The introduction of femtech (devices, hormone tests, apps) brings costs to the practice of fertility awareness, and before swiping your card it is certainly worth considering if the costs are going to be worth it to you.

When using a traditional fertility awareness based method (FABM), there are little to no ongoing costs after the cost of instruction. With the exception of the Marquette Method, which uses the Clearblue monitor, there may only be charts or a digital thermometer needed. Compared to the costs of contraception, which often includes medical appointments, FABMs are inexpensive.

Still, there is no denying the popularity or, yes, even helpfulness, of femtech in today’s fertility awareness world. There is nothing inherently wrong with technological or medical advances that make the practice of fertility awareness either more effective or simply easier. In many ways, these advances are a blessing.

But with anything new, we should proceed with caution and a little healthy skepticism: Does the product you are considering live up to its claims? And if so, is it going to be worth the investment to you?

But with anything new, we should proceed with caution and a little healthy skepticism: Does the product you are considering live up to its claims? And if so, is it going to be worth the investment to you?

If your expensive device requires a set of steps that won’t fit into your daily routine, are you willing to adapt your routines to meet the needs of this new device? For example, if you think remembering to take your temperature every morning isn’t going to work, will you be able to remember to put a wearable thermometer on every night before bed?

Something else to consider: Some devices or apps require the user to record data at least 80 percent of the days each cycle to work effectively, but studies show experienced FABM users tend to record symptoms on only about 70-75% of cycle days (and sometimes even less). Do you see yourself continuing to record information on every cycle every day? If not, is the investment in the device or app worth it?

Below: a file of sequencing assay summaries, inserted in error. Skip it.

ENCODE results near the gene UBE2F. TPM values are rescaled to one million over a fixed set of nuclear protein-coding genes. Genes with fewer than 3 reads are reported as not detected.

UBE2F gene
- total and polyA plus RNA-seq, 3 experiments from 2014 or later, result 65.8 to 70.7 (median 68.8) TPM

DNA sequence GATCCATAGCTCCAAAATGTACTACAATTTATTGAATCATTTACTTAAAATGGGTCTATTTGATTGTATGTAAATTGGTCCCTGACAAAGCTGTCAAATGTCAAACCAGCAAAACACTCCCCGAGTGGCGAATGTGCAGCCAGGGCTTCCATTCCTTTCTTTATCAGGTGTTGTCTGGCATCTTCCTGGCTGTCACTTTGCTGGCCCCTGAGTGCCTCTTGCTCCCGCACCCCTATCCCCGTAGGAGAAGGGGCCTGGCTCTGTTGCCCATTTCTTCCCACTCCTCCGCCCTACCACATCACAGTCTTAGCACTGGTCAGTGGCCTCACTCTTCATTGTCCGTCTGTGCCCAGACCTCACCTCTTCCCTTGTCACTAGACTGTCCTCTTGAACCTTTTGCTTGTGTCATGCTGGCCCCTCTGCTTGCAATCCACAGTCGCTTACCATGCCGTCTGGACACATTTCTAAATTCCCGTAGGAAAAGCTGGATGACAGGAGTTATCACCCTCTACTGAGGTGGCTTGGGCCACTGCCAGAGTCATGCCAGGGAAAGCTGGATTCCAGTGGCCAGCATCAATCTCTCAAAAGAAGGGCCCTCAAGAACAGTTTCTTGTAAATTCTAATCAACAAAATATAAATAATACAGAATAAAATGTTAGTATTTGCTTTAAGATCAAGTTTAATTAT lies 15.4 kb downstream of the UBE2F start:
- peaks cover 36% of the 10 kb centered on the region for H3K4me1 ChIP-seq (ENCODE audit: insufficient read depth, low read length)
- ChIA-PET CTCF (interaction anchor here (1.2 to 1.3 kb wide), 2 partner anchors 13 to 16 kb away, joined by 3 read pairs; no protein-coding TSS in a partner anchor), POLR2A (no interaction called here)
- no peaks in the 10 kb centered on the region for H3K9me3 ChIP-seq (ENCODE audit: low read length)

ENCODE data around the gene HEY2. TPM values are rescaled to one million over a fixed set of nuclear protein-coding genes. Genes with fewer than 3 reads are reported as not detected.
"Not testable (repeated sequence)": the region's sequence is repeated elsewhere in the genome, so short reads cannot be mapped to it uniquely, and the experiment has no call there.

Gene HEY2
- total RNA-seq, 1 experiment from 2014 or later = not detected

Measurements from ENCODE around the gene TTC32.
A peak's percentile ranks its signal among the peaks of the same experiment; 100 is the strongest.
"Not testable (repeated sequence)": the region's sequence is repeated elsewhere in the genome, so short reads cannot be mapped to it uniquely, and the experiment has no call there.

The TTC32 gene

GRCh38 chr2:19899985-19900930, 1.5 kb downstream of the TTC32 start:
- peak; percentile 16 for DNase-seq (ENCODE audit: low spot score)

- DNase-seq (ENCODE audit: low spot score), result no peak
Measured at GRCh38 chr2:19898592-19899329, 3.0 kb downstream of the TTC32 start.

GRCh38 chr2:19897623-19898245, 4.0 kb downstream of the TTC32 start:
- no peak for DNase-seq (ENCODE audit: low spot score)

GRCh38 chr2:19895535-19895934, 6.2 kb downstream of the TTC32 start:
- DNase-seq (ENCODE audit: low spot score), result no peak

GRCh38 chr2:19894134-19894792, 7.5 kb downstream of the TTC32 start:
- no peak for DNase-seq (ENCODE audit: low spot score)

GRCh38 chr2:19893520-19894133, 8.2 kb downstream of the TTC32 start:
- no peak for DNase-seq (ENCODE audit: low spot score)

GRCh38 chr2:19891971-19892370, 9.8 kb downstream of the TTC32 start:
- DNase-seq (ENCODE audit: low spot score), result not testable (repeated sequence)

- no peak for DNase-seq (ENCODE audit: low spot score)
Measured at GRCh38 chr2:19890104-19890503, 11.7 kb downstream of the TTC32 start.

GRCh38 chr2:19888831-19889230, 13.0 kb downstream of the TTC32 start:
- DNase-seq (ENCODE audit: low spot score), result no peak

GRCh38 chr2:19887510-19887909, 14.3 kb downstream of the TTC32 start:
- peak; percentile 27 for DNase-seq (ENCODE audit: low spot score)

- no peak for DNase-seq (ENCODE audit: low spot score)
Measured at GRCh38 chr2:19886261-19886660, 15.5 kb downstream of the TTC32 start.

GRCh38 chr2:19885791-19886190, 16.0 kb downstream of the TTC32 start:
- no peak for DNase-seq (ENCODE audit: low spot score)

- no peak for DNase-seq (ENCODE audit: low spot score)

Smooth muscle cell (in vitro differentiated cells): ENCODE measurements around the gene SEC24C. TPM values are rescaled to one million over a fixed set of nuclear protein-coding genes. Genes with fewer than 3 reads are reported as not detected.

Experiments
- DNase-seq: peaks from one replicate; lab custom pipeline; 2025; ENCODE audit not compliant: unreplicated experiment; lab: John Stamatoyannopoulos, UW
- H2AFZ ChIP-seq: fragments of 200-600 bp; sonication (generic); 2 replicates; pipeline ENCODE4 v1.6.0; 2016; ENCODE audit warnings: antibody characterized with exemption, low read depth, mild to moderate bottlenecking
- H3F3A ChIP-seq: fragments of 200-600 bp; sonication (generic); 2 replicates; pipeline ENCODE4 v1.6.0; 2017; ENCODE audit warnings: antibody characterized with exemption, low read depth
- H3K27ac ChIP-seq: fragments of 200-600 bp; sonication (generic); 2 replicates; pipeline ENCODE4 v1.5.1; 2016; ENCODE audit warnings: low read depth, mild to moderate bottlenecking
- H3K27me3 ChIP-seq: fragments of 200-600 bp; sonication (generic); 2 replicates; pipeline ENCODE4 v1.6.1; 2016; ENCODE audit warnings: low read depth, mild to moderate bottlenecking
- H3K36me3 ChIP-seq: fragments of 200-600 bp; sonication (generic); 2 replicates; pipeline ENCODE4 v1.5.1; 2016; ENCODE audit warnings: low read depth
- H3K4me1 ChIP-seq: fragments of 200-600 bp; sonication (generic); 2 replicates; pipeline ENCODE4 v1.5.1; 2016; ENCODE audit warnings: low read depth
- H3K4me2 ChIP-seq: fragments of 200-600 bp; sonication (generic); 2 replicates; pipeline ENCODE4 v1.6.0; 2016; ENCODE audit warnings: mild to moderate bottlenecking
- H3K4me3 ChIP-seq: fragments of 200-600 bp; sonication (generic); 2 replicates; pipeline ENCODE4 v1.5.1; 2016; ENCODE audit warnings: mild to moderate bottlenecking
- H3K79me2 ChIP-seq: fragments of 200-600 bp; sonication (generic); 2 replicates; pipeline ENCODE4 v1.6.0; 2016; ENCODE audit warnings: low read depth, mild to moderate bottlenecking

What daily observations does the device or app require? Some things you are asked to input might be uncomfortable for you. For example, some women can’t imagine checking for cervical mucus at every bathroom visit.

Lastly, have you read all the “fine print” and can you live with it? For example, some of the newer so-called FABM apps only have effectiveness data that is combined with barrier use during the fertile time. That really makes it a method of contraception and that doesn’t call for embracing your changing fertility day by day. Also, some of the stipulations for money-back guarantees on TTC devices are pretty rigorous, so make you understand what’s needed to get your money back before you buy.

Know that these devices and tests are not necessary to practice fertility awareness. The major methods (aside from Marquette) are all highly effective with good instruction, no extra gadgets necessary. But various devices and tests do make the practice of fertility awareness easier for some, especially those with less-than-ideal cycles.

If your fertility awareness could use an assist from femtech, we are glad to use our experience and knowledge to provide information that you can trust. Our page at livethelove.org/femtech offers reviews and analysis of some of the most popular forms of femtech, our effort to help users discern which of these tools would be helpful to them and which may be just a waste of time and money.